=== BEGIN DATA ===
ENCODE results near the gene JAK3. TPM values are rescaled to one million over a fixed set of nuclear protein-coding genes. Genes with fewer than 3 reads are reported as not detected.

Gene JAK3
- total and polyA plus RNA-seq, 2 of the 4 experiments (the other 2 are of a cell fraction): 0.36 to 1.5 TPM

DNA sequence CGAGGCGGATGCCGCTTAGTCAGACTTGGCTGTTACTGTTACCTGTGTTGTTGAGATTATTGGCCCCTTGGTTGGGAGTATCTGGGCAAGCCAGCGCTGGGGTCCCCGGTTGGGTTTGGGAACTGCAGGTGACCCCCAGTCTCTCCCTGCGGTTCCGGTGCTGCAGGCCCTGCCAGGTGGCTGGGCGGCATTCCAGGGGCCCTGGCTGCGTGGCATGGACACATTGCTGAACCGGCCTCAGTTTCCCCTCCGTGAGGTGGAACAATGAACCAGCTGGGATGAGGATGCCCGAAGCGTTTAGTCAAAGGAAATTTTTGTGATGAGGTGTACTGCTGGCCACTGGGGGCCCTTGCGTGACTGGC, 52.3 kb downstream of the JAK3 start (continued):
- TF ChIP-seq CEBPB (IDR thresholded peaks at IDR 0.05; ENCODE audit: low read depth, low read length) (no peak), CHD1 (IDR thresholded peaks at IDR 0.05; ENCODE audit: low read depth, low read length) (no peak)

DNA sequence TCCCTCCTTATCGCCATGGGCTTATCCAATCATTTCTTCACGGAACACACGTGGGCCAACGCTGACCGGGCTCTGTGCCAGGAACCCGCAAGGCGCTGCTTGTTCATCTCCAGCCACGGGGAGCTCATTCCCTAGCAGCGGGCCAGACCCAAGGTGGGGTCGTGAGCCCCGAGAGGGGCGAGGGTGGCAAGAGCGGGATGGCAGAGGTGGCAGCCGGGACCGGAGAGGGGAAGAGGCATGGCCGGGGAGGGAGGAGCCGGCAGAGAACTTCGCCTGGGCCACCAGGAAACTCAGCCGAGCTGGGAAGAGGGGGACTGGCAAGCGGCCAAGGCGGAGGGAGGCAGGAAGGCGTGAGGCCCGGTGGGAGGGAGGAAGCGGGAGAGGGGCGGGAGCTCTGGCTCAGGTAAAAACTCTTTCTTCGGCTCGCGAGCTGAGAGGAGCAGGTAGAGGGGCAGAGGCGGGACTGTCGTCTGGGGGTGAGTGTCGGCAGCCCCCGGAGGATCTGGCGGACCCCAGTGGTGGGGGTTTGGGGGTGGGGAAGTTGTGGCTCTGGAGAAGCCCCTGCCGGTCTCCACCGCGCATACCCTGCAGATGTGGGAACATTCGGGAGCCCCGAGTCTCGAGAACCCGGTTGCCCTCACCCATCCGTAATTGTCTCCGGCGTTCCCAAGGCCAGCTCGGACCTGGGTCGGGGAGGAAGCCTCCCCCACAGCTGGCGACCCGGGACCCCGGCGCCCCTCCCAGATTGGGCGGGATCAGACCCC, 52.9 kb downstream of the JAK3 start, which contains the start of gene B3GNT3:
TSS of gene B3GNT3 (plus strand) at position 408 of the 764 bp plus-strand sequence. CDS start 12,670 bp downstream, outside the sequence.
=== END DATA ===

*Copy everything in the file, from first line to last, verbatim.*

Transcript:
ENCODE results near the gene JAK3. TPM values are rescaled to one million over a fixed set of nuclear protein-coding genes. Genes with fewer than 3 reads are reported as not detected.

Gene JAK3
- total and polyA plus RNA-seq, 2 of the 4 experiments (the other 2 are of a cell fraction): 0.36 to 1.5 TPM

DNA sequence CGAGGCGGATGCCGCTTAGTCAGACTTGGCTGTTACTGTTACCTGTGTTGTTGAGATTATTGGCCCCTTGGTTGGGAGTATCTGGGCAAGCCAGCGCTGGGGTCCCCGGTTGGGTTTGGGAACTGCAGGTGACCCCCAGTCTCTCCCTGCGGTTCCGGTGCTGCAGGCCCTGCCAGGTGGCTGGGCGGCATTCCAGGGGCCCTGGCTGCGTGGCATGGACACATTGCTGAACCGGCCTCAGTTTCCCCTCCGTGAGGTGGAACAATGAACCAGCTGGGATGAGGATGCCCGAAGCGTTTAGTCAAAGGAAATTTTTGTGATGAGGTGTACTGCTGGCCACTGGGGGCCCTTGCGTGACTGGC, 52.3 kb downstream of the JAK3 start (continued):
- TF ChIP-seq CEBPB (IDR thresholded peaks at IDR 0.05; ENCODE audit: low read depth, low read length) (no peak), CHD1 (IDR thresholded peaks at IDR 0.05; ENCODE audit: low read depth, low read length) (no peak)

DNA sequence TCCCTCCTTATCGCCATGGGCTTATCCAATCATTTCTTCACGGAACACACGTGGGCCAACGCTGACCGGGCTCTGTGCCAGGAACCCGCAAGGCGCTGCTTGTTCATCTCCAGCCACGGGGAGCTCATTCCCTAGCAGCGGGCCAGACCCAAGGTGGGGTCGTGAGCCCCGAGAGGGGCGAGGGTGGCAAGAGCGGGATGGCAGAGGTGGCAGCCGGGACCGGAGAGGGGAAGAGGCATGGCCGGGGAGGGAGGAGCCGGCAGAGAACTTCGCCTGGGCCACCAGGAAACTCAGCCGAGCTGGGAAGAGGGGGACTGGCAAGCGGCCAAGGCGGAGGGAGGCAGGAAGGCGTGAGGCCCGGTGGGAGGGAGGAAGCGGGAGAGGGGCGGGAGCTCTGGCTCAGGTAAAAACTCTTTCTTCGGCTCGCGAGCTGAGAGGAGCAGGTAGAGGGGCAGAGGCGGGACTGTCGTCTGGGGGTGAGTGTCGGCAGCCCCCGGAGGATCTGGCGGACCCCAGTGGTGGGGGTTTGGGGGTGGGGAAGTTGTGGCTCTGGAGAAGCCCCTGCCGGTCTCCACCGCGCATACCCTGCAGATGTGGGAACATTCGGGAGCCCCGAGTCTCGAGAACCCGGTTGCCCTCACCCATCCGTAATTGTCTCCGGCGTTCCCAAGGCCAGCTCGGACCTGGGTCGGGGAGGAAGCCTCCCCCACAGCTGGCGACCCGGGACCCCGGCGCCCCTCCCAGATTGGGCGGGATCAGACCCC, 52.9 kb downstream of the JAK3 start, which contains the start of gene B3GNT3:
TSS of gene B3GNT3 (plus strand) at position 408 of the 764 bp plus-strand sequence. CDS start 12,670 bp downstream, outside the sequence.